Washington’s minimum wage will rise to $14.49 next year, up nearly 6% from the current $13.69, in part to reflect the rising costs of consumer needs like gasoline, housing, household furnishings and food.
The 5.83% increase, announced Thursday by the state Department of Labor and Industries, comes as Washington confronts an economy beset by pandemic, labor shortages and supply chain problems that have led to higher wages and living costs.
Under state law, the department sets the minimum wage for the coming year using a consumer price index for urban wage earners and clerical workers provided by the U.S. Bureau of Labor Statistics.
That index, updated Sept. 14, found that prices paid by urban workers in August were up around 5.8% nationally and 5.3% in the Seattle area. August prices in the Seattle area were 1.1% higher than they’d been in June, compared with a 0.7% increase nationally.
Data was not immediately available from the state on the percentage of workers in Washington who currently earn the minimum wage. In 2017, around 14,000 workers in Washington, or 0.8% of the workforce, earned the minimum wage or less, according to a BLS report.
In 2017, roughly two-thirds of those earning the minimum wage or less worked in service jobs, primarily as kitchen employees and servers, and half were 25 or younger, BLS data showed.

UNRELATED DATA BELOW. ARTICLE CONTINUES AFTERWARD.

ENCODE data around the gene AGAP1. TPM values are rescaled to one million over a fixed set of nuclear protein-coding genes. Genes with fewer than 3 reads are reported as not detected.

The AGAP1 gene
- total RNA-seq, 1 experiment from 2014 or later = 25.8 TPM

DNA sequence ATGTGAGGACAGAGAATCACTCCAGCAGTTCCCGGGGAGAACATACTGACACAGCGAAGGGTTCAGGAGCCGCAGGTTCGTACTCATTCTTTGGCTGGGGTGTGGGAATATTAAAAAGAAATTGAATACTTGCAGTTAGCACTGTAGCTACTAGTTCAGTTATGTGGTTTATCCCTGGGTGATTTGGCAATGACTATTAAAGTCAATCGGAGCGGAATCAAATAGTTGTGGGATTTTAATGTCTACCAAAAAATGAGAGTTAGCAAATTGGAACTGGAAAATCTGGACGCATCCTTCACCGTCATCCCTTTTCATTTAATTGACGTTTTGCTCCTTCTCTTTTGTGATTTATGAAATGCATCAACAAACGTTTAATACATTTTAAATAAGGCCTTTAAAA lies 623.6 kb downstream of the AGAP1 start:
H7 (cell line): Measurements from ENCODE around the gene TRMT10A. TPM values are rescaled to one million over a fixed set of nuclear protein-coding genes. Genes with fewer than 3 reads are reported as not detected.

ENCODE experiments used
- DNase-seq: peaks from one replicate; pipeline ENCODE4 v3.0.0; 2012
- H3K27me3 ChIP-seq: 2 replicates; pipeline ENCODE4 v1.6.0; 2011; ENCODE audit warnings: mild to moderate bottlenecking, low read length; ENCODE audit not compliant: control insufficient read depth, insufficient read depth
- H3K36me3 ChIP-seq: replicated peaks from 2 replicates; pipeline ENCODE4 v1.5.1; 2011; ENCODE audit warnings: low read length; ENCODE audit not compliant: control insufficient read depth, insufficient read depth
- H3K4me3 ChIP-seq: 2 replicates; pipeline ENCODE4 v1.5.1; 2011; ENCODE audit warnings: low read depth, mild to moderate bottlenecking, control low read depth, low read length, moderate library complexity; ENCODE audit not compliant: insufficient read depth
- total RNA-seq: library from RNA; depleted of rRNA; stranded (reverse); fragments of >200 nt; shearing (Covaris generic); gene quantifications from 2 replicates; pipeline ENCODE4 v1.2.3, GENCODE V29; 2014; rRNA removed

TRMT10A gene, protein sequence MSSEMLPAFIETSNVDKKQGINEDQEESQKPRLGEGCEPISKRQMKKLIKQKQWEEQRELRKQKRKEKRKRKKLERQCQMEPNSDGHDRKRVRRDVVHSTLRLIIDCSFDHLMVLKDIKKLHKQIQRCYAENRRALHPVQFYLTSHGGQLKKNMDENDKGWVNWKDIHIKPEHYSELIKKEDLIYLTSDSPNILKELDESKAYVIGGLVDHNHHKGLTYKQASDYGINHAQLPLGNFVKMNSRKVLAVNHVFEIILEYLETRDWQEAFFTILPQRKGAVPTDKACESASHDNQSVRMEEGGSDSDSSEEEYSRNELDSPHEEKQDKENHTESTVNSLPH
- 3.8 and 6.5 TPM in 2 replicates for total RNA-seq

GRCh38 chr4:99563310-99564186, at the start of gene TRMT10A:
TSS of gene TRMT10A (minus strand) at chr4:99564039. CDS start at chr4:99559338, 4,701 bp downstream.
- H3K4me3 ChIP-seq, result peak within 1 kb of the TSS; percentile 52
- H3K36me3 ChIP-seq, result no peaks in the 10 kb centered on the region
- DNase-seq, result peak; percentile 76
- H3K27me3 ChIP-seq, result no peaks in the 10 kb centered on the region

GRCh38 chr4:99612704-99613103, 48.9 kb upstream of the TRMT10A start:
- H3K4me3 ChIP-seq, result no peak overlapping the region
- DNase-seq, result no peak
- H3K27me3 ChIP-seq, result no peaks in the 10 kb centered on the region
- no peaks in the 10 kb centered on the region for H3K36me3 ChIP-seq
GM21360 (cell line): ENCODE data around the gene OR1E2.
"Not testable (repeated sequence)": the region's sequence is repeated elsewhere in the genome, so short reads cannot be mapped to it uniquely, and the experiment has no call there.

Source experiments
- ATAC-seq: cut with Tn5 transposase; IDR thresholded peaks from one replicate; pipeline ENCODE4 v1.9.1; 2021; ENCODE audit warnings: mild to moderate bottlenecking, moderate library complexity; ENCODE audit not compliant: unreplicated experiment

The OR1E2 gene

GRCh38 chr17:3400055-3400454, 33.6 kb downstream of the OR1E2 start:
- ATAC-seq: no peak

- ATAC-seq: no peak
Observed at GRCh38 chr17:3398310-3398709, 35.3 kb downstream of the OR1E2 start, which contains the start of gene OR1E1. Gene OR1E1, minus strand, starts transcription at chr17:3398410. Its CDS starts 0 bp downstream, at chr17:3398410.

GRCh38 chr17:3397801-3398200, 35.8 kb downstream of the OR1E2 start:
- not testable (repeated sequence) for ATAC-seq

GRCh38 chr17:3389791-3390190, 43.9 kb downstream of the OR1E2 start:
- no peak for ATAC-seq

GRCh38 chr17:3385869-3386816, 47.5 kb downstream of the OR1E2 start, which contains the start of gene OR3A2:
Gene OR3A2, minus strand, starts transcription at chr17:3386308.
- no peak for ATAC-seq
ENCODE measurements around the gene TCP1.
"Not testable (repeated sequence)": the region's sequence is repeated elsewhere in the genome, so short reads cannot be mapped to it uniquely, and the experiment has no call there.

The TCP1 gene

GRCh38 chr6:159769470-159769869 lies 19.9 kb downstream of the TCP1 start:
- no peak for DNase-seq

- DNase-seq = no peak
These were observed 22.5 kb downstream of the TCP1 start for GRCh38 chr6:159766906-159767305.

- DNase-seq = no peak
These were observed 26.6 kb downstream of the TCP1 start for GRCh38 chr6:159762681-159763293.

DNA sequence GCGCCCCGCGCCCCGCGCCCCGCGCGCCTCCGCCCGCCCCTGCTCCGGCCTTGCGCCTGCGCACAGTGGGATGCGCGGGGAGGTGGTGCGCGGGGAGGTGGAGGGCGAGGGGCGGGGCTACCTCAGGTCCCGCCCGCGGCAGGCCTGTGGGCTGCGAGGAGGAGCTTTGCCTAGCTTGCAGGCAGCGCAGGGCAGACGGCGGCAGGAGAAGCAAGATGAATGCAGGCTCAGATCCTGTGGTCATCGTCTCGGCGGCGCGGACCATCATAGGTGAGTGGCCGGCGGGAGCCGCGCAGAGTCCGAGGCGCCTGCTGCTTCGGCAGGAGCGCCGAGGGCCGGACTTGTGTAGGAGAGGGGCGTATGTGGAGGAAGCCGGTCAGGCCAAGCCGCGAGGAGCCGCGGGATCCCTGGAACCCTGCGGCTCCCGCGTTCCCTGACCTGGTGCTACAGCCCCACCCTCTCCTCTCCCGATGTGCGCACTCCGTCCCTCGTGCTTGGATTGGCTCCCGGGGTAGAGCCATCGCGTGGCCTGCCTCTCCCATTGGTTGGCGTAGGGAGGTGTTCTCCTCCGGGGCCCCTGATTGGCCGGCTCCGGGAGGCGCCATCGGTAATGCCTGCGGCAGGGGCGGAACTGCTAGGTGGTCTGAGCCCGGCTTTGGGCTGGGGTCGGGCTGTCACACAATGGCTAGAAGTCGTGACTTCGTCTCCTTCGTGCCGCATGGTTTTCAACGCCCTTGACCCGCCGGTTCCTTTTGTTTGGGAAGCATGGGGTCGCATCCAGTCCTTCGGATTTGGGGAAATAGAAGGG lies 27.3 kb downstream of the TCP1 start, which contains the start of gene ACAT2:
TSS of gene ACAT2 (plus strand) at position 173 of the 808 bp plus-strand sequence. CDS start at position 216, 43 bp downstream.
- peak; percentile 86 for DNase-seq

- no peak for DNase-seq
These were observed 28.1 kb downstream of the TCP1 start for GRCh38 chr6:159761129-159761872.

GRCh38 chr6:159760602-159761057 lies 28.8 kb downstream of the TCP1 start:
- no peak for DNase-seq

In 2016, Washington voters approved Initiative 1433, which set a statewide minimum wage at $11 for 2017 and then raised it to $11.50 in 2018, $12 in 2019, and $13.50 in 2020.
State law allows cities to set higher minimum wages. In Seattle, the minimum for 2021 is $15 for employers that cover some medical benefits or whose workers earn $1.69 in tips, and $16.69 for others. The city of SeaTac has a minimum wage of $16.57.
Labor shortages across Washington have forced employers to raise wages and offer other incentives. Warehouse operators are offering signing bonuses of $2,000 to $3,000, and fast food chains are paying starting hourly wages well above required minimums, including $19 at Dick’s Drive-in and $20 at some Taco Time locations.
The minimum wage for workers 14 and 15 years old, which is pegged at 85% of the adult minimum, will rise to $11.64.